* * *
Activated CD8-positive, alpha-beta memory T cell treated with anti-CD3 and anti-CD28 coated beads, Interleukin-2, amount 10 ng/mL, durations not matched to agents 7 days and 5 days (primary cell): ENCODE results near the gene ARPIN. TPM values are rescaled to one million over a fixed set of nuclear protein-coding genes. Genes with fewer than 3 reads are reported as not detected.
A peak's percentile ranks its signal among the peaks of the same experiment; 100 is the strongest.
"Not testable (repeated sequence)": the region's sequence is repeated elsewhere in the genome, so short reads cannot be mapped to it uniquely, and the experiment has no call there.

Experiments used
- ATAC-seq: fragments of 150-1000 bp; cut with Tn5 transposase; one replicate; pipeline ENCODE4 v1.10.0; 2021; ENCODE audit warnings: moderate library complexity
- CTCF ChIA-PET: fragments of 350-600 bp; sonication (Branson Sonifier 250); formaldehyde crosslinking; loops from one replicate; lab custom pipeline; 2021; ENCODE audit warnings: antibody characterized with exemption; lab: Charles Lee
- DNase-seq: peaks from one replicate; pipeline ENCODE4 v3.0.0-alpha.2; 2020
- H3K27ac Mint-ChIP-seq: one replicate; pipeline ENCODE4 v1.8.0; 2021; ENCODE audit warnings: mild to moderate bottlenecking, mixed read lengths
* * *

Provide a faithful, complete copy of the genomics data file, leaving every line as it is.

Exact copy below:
Activated CD8-positive, alpha-beta memory T cell treated with anti-CD3 and anti-CD28 coated beads, Interleukin-2, amount 10 ng/mL, durations not matched to agents 7 days and 5 days (primary cell): ENCODE results near the gene ARPIN. TPM values are rescaled to one million over a fixed set of nuclear protein-coding genes. Genes with fewer than 3 reads are reported as not detected.
A peak's percentile ranks its signal among the peaks of the same experiment; 100 is the strongest.
"Not testable (repeated sequence)": the region's sequence is repeated elsewhere in the genome, so short reads cannot be mapped to it uniquely, and the experiment has no call there.

Experiments used
- ATAC-seq: fragments of 150-1000 bp; cut with Tn5 transposase; one replicate; pipeline ENCODE4 v1.10.0; 2021; ENCODE audit warnings: moderate library complexity
- CTCF ChIA-PET: fragments of 350-600 bp; sonication (Branson Sonifier 250); formaldehyde crosslinking; loops from one replicate; lab custom pipeline; 2021; ENCODE audit warnings: antibody characterized with exemption; lab: Charles Lee
- DNase-seq: peaks from one replicate; pipeline ENCODE4 v3.0.0-alpha.2; 2020
- H3K27ac Mint-ChIP-seq: one replicate; pipeline ENCODE4 v1.8.0; 2021; ENCODE audit warnings: mild to moderate bottlenecking, mixed read lengths